The Subconscious Bias
Even though our conscious bias may be the one we try to control and show, the subconscious bias is the underlying cause of many stereotypes and generalizations. Blindspot: Hidden Biases of Good People touches on many themes related to bias, including the automatic and reflective sides of the mind, and what roles they play in society. The definition of bias has been discussed for years and makes understanding stereotypes easier once the bias is understood. Bias is when your brain associates certain things with each other, and tries to make quick decisions.
Sometimes, these decisions are distorted from our own conscious ideas, causing bias. IAT tests, which determine your underlying bias in your subconscious, were created to find your hidden bias. Our bias is part of a system which controls society, and our brains are to blame for the associations that cause bias. Blindspot: Hidden Biases of Good People, a book published in February 2013, and written by a social psychologist from Harvard (Mahzarin R. Banaji) and professor of psychology at the University of Washington (Anthony G.
Greenwald), touches on many themes of bias and how they relate to our brains. The title of the book “Blindspot” is a metaphorical way of referring to the section of the mind that contains our hidden bias. The book shares the experiences of the authors taking Implicit Association Tests (IAT’s), and explains the science behind it. The book’s purpose is to help the general public understand their mental biases, and adapt themselves to be more fair to the people of society. According to Oxford Dictionary, bias means “prejudice in favor of or against one thing, person, or group compared with another, usually in a way considered to be unfair”. Many people believe that they don’t have a bias, whether it is subconscious or conscious.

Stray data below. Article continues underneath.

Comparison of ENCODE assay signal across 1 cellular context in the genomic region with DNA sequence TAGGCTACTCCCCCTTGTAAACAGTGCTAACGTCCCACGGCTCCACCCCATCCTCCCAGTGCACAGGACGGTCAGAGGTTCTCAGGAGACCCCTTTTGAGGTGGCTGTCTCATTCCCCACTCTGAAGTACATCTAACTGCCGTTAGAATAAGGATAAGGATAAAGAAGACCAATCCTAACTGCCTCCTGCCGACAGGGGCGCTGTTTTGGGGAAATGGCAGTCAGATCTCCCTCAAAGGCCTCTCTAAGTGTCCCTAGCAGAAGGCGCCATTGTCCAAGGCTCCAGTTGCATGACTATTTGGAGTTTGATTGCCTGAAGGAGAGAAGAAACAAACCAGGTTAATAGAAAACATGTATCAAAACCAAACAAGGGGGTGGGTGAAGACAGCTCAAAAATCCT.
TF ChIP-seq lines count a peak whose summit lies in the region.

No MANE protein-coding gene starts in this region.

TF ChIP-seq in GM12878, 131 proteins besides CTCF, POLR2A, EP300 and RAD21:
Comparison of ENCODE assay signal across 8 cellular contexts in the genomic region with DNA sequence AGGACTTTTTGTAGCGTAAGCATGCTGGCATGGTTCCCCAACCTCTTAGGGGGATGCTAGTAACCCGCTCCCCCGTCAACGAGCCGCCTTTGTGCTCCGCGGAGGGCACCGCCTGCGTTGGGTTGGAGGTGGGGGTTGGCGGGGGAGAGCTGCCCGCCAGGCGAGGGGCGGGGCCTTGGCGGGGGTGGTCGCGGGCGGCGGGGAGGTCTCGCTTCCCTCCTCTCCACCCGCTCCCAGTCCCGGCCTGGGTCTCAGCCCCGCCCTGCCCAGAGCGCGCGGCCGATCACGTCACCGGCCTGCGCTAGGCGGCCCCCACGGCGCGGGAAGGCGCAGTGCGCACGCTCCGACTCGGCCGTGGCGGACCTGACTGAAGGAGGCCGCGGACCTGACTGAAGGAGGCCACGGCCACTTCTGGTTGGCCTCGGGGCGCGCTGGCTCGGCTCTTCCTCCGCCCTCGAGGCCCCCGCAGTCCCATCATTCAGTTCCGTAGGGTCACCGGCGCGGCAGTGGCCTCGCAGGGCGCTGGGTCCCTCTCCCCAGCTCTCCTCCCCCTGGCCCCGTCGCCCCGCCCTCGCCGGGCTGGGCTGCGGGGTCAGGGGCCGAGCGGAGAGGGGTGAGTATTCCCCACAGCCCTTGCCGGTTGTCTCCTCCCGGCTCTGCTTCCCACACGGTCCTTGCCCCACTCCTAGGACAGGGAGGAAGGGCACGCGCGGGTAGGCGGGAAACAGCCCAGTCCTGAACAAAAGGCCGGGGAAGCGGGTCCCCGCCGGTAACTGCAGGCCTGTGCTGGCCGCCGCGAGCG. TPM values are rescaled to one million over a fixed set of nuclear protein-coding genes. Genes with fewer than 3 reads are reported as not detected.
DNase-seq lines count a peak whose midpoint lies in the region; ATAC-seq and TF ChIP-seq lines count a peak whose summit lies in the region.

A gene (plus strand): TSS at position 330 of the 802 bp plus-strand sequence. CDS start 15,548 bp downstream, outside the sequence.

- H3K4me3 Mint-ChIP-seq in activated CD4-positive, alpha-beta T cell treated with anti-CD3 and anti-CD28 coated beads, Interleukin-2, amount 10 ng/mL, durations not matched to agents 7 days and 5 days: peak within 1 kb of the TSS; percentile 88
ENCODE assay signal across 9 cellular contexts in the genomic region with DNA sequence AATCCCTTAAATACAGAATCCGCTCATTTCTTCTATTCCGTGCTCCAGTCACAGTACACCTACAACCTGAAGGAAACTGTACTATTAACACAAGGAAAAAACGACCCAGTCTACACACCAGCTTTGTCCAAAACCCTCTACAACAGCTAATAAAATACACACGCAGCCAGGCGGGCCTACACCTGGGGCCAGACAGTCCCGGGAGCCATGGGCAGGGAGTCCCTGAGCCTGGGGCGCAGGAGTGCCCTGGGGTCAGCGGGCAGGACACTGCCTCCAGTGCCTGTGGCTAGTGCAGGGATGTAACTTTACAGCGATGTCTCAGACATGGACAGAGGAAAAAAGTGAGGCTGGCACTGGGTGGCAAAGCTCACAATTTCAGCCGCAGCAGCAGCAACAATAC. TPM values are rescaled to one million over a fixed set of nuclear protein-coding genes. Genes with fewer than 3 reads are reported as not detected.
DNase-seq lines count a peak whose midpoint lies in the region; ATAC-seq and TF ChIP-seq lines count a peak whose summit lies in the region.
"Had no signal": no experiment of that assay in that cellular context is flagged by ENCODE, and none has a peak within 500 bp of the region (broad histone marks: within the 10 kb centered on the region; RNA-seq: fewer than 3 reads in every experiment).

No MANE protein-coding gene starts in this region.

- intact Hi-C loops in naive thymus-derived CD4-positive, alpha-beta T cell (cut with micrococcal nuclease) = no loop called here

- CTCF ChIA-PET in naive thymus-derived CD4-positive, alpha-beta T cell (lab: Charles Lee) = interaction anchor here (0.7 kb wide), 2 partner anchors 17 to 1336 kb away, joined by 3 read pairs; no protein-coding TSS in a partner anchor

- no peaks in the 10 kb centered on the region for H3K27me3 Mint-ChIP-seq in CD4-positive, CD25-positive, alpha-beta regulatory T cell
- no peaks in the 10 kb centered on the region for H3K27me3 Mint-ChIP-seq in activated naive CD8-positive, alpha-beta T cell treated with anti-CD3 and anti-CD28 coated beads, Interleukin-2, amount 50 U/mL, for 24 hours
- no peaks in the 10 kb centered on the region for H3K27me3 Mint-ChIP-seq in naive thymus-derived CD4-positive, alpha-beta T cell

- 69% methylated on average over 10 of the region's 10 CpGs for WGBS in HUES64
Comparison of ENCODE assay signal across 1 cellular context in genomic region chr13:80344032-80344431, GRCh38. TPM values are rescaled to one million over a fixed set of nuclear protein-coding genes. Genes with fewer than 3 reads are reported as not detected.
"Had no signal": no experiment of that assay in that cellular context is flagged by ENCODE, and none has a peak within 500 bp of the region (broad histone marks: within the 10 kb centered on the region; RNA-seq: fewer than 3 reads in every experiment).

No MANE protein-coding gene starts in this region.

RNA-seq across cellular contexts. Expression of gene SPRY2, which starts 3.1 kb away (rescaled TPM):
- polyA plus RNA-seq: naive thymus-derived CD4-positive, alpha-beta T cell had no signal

Racism is a controversial issue, and a lot of the public believe that they are not racist. However, there is a bias that most people have about skin color preference that they are unaware of. This underlying bias that we are unknowing of can be found through a simple Implicit Association Test (IAT). An IAT is a test that was created for determining the level of bias that we have. Harvard developed a racial profiling IAT that gives a series of words and pictures of children of European-American and African-American descent/skin color.
The point of the test is to see how fast you associate each skin color with pleasant and unpleasant words. My results astounded me. I am a person that is against racism wholeheartedly, and I don’t believe skin color matters in the grand scheme of things. However, my results of the IAT showed that I have a strong preference for European-American children vs. African-American children. I wondered how I could be so biased on the inside, but not be bias on the outside.
This is where the book Blindspot: Hidden Biases of Good People, played a role. The book talks about how humans have an automatic and reflective side of the brain. The automatic side of the brain is the subconscious side, and the reflective side is the conscious side. My automatic brain has a strong bias towards children of European-American descent, but my reflective brain has no bias towards either. IAT are great for figuring out your subconscious bias and can help in trying to be more fair to society.